Post 1: Introduction on Buddhism as The Sacred and The Profane
Disillusioned words like bullets bark,
As human gods aim for their marks,
Made everything from toy guns that sparks,
To flesh-colored Christs that glow in the dark,
It’s easy to see without looking too far,
That not much, Is really sacred.
-Bob Dylan, from “It’s Alright Ma (I’m Only Bleeding)
Last week both Burma and Sri Lanka, in a hysterical and dictatorial move, banned issues of Time Magazine’s July 1st issue, which has as its cover story “The Face of Buddhist Terror” by Hannah Beech. The article highlighted the recent rise U Wirathu, a horrifying, sneering Buddhist monk who’s uses his leader status to instill and galvanize violent hatred of Muslims.
Simultaneously, while spending time together over the 4th of July weekend, my extended family got into a discussion of reincarnation. It turns out that a few out of the bunch are sympathetic to the ideas of an ancient or Eastern solution to some of life’s so-called “big questions.” And so it came up that the doctrine of reincarnation, particularly the Buddhist conception of such, seemed more than credible to a few of us.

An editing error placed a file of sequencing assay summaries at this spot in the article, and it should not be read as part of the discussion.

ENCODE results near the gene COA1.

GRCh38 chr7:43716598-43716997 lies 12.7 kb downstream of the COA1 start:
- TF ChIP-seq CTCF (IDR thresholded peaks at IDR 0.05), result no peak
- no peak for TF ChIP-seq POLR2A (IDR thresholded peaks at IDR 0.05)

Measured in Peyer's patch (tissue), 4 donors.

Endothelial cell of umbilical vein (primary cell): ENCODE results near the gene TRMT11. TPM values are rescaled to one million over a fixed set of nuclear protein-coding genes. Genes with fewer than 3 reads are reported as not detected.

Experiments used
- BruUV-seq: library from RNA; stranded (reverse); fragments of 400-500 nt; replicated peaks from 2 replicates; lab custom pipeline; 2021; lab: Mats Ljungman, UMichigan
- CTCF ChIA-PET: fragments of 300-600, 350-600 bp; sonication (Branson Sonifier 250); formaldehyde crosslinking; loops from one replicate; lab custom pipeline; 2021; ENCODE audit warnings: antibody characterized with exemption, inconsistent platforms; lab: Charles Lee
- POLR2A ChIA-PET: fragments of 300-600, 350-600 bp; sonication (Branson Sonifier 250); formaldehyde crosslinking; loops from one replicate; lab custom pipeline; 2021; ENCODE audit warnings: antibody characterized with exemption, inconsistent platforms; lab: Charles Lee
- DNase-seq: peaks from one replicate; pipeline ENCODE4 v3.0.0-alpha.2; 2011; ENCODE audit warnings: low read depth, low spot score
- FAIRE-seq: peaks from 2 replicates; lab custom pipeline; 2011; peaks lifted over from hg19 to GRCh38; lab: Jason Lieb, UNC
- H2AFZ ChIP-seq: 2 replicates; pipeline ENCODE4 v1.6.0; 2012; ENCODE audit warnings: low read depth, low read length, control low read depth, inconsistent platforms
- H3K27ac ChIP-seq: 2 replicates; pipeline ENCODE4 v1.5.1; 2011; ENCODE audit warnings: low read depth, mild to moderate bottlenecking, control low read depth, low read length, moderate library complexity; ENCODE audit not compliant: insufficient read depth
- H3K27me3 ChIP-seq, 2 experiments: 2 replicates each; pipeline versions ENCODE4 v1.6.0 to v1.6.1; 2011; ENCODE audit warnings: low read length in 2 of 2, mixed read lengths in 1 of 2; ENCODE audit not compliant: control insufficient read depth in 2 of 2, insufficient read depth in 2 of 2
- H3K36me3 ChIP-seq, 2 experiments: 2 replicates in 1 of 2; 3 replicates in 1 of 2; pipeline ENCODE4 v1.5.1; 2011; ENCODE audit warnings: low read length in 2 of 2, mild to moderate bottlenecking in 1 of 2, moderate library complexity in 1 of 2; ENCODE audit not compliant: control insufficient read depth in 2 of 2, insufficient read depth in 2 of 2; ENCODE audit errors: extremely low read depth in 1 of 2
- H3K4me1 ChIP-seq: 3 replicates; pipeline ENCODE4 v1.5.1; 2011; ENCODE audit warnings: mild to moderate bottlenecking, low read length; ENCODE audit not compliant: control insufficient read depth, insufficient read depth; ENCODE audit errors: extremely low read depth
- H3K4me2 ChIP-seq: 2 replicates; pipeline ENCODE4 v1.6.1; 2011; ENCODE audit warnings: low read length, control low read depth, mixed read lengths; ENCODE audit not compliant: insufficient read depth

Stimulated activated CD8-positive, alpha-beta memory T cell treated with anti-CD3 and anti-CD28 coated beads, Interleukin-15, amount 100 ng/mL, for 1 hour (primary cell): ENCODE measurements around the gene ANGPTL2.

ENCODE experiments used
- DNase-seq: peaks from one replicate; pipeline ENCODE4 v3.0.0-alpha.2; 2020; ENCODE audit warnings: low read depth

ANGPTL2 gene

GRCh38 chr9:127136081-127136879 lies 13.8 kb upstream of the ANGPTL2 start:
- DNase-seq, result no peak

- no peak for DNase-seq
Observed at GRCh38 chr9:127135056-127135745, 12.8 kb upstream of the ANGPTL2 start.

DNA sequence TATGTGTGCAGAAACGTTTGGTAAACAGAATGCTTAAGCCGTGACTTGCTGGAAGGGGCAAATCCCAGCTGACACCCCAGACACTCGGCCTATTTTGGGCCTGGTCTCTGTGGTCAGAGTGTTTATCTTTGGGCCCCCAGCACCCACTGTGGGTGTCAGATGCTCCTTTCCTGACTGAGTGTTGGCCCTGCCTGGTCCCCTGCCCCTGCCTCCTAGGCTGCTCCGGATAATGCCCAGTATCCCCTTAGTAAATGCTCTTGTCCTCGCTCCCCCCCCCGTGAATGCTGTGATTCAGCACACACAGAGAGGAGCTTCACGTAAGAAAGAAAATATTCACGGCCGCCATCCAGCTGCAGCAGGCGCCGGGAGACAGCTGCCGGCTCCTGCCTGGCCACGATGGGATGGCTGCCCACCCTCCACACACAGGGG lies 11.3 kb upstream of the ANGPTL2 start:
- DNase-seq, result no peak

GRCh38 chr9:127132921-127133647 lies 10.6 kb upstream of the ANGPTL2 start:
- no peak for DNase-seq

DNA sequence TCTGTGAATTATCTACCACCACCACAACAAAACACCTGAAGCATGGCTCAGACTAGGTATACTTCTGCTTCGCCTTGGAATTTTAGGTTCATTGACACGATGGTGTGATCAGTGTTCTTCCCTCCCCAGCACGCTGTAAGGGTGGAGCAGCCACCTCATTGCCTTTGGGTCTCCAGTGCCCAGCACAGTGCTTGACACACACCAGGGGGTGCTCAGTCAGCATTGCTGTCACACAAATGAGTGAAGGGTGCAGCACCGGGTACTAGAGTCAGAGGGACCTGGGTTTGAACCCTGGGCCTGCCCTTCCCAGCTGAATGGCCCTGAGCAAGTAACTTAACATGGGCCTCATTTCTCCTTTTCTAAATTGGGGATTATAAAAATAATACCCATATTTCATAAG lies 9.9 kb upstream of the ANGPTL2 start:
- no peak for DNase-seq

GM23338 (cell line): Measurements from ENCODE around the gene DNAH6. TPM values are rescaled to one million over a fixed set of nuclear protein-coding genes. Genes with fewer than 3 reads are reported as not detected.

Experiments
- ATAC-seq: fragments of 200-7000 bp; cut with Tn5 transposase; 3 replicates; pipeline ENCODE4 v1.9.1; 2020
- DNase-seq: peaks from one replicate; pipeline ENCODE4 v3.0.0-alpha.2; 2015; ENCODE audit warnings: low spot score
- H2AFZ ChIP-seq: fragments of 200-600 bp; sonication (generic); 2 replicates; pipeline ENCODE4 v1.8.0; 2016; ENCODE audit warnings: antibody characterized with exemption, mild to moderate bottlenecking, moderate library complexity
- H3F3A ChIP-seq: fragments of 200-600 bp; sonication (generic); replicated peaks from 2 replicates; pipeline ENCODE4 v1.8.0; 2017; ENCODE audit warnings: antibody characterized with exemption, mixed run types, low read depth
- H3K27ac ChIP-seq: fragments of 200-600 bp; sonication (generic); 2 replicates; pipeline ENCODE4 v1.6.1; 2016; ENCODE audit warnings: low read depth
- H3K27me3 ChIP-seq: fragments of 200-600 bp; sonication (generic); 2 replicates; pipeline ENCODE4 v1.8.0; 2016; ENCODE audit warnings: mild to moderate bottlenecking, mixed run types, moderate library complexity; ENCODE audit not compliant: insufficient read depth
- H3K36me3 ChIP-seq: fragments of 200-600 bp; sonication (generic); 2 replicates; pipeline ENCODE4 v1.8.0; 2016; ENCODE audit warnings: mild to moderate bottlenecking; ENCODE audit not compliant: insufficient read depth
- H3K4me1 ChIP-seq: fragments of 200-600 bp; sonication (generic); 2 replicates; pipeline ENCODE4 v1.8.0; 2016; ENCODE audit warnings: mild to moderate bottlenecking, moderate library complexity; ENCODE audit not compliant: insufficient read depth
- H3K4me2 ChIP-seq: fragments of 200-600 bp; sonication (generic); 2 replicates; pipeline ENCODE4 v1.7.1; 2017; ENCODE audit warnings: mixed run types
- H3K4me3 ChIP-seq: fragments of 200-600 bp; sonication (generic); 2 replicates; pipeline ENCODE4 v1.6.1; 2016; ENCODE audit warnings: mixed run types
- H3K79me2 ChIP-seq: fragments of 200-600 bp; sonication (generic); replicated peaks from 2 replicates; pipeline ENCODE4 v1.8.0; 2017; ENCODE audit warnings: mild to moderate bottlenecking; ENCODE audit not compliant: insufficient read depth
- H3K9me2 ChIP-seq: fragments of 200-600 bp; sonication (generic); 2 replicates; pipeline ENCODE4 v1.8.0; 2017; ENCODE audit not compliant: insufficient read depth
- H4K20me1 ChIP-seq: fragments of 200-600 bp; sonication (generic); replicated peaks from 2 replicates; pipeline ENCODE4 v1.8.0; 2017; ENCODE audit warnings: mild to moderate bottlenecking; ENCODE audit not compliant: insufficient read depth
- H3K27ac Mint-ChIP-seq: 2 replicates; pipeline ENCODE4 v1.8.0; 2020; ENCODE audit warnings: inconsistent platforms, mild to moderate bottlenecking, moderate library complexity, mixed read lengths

Further, the superiority of Buddhists in terms of mental and spiritual “enlightenment” and the fundamental goodness of the faith were a foregone conclusion.
When I spoke up to challenge the reincarnation doctrine, on philosophical grounds (which grounds will be discussed below) I was reproached as if I had just simultaneously kicked a puppy and blasphemed against a true religion.
This terrified me, but it didn’t surprise me. I have grown accustomed to a familiar script playing out if I try to have a discussion that is even lightly critical of Buddhism. This sinister verbal Jiu-Jitsu clouds the issues and obscures the truth.
So, I can’t bring myself to swallow the bitter pill of twisted words when I hear Buddhists claiming that their beliefs are wholly scientific, or that their Buddhist philosophy is simply a methodology or a metaphor.
Out of this, I feel strongly that I must fight against the claims that I have often heard from my Western Buddhist and non-Buddhist compatriots, who, through insisting on a series of vagaries and leveraging a sort of ethical catch-22, elevate Buddhism to a level above criticism and reproach.
To carry out this fight, I have prepared a ten part series listing the fallacies and the uncomfortably familiar moral blackmail regarding Buddhism which I think are particularly pernicious in “The West.” Over the course of the series, I will address the what I believe to be the particular problematic examples in the cultural discussion about Buddhism.
I will break this analysis into sections based around the themes of: Buddhist history, current events, linguistics, the words and actions of The Dalai Lama, the superstitious belief in reincarnation, philosophy, and the relative status of Buddhism to other religions.
Image courtesy of Shutterstock.